Butterfly Spreads for Harvesting Risk Premia

We have discussed trading strategies for harvesting volatility risk premium. In a similar context, Reference [1] examined the use of butterfly option positions as a trading strategy for long-term investors.

An option butterfly position is a limited risk, non-directional options trading strategy that is designed to take advantage of a stock’s lack of volatility. The strategy generally involves buying and selling options with different strike prices, but the same expiration date. For example, the long call butterfly spread is created by buying one call option with a strike price that is below the current price of the underlying asset, selling two call options with a strike price that is near the current price of the underlying asset and buying one call option with a strike price that is above the current price of the underlying asset.

The article pointed out,

The Broken Wing Butterfly (BWB) has become a popular options strategy for traders. Profit is generated primarily by exploiting option value time decay. In this paper the selection of the option strikes to be used along with trade entry and exit parameters, such as time to expiration and profit and loss targets, are optimized using over a decade of historical option data of the S & P 500 exchange traded fund (symbol: SPY). The importance of selecting an optimal strike mapping method, by which strikes are assigned in any time period, is highlighted. Of the three methods considered, the normalized strike mapping method was found to be optimal. Optimization was performed using a differential evolution (DE) evolutionary algorithm. The objective function used for optimization considered final cumulative profit, volatility, and maximum equity drawdown while achieving a high trade win rate. A trade example is given to illustrate the use of the obtained results.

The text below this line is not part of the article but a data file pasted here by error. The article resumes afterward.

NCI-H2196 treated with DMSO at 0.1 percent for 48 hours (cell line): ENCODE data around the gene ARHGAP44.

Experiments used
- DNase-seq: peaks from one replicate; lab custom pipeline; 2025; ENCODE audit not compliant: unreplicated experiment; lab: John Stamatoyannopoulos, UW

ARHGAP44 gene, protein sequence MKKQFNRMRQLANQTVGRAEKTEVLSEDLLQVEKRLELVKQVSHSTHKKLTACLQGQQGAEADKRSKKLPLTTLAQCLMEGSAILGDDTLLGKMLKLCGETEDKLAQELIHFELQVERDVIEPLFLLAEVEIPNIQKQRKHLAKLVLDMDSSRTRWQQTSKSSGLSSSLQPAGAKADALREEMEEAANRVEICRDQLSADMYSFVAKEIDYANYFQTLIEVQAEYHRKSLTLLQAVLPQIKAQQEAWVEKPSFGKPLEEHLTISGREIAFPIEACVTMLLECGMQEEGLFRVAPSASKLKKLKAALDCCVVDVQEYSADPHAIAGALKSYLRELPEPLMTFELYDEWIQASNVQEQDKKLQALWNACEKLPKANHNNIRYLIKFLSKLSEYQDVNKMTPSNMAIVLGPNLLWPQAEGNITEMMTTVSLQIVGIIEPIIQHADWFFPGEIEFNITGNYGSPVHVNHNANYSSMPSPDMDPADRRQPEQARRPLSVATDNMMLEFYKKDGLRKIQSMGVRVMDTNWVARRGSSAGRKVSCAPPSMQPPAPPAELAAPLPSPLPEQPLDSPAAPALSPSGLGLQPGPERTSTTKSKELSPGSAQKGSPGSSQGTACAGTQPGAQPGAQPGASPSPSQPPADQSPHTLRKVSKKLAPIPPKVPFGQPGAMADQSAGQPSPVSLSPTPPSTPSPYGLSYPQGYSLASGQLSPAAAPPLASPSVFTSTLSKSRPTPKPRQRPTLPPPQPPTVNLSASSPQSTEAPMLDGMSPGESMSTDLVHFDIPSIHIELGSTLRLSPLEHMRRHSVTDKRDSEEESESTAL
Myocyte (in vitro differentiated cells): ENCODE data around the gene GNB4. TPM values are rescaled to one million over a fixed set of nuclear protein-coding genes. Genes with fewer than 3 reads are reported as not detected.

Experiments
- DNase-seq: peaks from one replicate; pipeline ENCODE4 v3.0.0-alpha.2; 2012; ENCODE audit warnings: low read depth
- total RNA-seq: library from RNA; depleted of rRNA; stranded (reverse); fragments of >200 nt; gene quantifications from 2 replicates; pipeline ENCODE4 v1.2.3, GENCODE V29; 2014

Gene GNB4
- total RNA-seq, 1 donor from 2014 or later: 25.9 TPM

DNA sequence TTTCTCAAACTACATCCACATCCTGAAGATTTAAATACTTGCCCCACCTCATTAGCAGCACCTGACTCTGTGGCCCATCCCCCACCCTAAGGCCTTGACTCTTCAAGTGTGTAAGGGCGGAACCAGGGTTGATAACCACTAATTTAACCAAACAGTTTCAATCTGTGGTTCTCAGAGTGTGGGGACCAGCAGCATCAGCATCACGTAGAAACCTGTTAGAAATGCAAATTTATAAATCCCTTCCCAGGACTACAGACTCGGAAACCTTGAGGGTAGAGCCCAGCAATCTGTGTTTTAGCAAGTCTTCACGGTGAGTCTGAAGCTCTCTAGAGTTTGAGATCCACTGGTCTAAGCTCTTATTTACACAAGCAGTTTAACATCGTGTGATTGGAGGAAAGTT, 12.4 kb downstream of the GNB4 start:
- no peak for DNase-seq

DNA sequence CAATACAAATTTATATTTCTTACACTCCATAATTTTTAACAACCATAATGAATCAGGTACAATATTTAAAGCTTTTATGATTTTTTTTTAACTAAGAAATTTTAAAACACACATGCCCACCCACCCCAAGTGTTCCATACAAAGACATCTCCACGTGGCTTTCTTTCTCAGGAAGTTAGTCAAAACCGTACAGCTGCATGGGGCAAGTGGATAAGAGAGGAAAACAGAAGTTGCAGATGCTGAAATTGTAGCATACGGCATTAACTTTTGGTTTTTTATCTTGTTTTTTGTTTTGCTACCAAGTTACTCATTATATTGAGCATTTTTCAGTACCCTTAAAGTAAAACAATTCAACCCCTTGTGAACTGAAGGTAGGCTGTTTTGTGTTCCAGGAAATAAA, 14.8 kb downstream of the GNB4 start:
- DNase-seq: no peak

This article provided some formal tests for the popular Broken Wing Butterfly strategy. However, we note that,

  • It did not address the underlying PnL/risk drivers of the strategy, i.e. volatility and skew risk premia,
  • It attempted to study the profitability of the Broken Wing Butterfly strategy by performing numerical optimization. However, no out-of-sample and robustness tests were performed.

Let us know what you think.

References

[1] Munoz Constantine, D., Tymerski, R., & Greenwood, G. (2020). Differential Evolution Optimization of the Broken Wing Butterfly Option Strategy. Technology and Investment, 11, 23-45. https://doi.org/10.4236/ti.2020.113003

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